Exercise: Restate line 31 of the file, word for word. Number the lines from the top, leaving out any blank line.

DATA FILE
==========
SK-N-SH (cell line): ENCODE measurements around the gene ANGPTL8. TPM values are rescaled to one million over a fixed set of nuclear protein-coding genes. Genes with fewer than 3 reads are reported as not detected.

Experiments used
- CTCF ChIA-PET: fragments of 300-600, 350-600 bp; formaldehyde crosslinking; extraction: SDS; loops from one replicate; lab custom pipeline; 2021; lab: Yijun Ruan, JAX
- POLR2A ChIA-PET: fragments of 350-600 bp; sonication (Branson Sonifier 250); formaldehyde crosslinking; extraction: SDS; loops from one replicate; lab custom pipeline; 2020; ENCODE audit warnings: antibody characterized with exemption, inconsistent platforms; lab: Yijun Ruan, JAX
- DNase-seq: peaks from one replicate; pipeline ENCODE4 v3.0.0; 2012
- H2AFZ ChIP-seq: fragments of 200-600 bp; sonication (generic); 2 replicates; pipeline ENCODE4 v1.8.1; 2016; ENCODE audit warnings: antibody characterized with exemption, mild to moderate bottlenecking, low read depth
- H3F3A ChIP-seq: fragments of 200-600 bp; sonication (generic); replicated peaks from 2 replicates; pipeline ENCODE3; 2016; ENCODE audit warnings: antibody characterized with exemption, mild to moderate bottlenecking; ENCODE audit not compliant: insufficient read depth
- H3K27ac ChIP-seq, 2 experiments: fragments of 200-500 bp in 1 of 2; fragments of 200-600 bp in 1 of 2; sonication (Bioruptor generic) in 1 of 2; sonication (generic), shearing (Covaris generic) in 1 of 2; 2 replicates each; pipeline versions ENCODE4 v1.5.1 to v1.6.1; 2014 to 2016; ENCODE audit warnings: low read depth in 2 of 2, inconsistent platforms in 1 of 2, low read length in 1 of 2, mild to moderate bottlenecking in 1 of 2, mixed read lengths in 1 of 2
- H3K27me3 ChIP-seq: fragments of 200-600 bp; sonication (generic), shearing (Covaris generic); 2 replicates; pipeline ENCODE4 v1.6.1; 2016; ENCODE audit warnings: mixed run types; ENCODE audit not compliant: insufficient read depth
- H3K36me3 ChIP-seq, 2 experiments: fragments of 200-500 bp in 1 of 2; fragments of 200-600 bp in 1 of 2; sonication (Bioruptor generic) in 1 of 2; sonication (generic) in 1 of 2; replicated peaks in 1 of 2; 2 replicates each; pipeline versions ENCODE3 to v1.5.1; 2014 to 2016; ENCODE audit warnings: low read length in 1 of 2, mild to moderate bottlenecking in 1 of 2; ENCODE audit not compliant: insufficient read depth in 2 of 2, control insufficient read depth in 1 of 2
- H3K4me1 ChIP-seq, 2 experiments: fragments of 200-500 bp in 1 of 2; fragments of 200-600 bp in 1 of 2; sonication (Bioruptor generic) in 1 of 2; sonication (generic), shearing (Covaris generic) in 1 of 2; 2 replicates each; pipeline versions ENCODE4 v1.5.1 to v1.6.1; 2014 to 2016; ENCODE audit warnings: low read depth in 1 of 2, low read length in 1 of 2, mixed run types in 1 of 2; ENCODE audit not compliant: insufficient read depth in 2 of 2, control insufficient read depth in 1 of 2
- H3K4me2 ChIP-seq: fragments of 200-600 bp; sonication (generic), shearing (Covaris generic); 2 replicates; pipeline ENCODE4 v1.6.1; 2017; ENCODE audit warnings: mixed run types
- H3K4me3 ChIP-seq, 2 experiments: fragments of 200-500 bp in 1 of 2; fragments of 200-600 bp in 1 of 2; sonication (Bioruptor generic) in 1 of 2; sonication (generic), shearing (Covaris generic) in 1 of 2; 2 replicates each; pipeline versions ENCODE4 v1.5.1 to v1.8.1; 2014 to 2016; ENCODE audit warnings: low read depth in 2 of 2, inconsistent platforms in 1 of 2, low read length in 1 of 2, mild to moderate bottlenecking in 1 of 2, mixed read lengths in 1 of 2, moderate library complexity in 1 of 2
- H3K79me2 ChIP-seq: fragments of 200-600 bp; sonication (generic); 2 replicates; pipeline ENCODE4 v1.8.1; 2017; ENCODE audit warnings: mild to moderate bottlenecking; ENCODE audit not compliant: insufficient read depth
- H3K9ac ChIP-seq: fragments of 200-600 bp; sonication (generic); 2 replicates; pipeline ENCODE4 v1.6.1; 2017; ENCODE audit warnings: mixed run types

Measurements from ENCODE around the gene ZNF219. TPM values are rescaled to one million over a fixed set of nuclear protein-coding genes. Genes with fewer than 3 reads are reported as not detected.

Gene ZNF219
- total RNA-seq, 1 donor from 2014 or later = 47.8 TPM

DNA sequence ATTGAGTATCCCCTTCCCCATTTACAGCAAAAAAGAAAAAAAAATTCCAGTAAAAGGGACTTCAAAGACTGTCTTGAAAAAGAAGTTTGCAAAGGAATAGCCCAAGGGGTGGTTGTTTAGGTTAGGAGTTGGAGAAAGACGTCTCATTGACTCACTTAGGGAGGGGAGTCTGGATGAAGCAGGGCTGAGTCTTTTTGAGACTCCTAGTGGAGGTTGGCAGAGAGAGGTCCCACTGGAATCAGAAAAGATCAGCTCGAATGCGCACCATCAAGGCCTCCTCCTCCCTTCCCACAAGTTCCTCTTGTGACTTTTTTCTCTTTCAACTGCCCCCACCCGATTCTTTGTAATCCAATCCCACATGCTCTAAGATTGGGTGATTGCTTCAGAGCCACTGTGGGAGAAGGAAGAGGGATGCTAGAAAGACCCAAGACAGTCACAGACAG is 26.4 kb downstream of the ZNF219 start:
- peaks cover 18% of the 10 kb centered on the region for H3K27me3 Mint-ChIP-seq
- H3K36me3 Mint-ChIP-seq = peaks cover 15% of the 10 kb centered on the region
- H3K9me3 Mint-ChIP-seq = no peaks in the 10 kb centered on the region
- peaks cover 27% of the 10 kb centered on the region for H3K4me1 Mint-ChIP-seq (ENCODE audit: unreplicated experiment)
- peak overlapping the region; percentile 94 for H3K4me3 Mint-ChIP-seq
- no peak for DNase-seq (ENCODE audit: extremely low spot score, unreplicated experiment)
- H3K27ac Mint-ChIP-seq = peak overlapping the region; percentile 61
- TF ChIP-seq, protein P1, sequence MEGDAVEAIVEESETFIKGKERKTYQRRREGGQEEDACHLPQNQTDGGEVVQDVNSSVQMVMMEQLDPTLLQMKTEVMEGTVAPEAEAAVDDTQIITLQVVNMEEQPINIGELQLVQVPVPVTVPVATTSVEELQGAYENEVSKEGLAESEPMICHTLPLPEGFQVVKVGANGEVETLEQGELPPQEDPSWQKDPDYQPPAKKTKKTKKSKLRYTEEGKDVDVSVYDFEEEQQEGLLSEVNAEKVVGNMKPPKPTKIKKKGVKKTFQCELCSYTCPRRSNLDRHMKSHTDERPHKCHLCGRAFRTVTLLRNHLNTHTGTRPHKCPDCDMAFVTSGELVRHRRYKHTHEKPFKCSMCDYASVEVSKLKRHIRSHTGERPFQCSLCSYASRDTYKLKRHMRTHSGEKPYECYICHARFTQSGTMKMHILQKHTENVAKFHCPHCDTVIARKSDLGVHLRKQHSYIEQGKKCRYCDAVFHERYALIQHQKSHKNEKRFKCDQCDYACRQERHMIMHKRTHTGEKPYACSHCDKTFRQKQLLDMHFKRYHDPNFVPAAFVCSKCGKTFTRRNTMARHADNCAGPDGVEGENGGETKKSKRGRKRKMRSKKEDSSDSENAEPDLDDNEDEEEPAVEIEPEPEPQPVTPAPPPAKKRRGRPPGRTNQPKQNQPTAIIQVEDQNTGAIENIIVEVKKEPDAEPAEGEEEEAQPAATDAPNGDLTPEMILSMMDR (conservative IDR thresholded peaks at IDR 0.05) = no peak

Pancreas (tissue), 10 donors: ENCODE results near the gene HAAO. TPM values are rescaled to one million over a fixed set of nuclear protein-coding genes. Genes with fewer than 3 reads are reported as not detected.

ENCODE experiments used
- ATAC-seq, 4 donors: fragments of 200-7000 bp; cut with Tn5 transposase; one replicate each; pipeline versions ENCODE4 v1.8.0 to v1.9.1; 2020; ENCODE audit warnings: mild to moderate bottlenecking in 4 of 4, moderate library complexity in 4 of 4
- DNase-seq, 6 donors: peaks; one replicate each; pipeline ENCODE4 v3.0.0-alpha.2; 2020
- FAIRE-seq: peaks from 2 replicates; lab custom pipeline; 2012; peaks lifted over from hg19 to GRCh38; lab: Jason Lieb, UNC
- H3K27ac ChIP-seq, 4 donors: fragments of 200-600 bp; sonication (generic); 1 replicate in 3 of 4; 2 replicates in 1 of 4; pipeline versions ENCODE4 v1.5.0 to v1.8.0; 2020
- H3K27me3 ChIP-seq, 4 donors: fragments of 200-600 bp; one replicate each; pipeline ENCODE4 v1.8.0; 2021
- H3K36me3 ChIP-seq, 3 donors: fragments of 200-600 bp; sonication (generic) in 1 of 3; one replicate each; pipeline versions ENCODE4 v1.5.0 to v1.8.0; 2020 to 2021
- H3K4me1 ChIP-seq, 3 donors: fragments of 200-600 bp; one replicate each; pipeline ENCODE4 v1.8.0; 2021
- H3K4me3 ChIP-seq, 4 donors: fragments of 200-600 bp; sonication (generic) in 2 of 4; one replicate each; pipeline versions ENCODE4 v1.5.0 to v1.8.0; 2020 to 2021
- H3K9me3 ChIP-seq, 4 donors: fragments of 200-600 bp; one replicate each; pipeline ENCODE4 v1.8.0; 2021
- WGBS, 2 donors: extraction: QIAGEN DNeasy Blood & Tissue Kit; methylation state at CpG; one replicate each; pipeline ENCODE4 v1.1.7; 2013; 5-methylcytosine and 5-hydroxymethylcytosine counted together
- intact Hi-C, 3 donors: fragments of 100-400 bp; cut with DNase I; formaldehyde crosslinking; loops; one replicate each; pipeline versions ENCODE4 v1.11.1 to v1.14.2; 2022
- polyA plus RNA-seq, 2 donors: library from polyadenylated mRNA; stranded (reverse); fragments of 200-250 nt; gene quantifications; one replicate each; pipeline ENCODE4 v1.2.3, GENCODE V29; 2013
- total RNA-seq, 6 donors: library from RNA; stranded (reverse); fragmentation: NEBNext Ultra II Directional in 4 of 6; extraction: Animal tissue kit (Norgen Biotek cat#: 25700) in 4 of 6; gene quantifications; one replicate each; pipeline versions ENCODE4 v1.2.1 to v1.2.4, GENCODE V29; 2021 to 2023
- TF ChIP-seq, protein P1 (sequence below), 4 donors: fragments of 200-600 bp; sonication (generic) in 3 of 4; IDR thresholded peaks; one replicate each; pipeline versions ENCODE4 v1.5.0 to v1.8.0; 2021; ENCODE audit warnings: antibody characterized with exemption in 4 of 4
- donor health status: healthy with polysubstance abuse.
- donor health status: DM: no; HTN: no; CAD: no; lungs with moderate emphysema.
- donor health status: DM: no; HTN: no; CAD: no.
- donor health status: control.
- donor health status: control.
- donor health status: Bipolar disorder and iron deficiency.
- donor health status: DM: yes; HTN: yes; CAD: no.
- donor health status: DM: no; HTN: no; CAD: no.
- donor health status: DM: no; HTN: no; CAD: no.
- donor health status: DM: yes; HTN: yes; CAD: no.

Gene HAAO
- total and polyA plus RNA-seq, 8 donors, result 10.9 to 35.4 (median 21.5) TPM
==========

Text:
- DNase-seq, 6 donors: peaks; one replicate each; pipeline ENCODE4 v3.0.0-alpha.2; 2020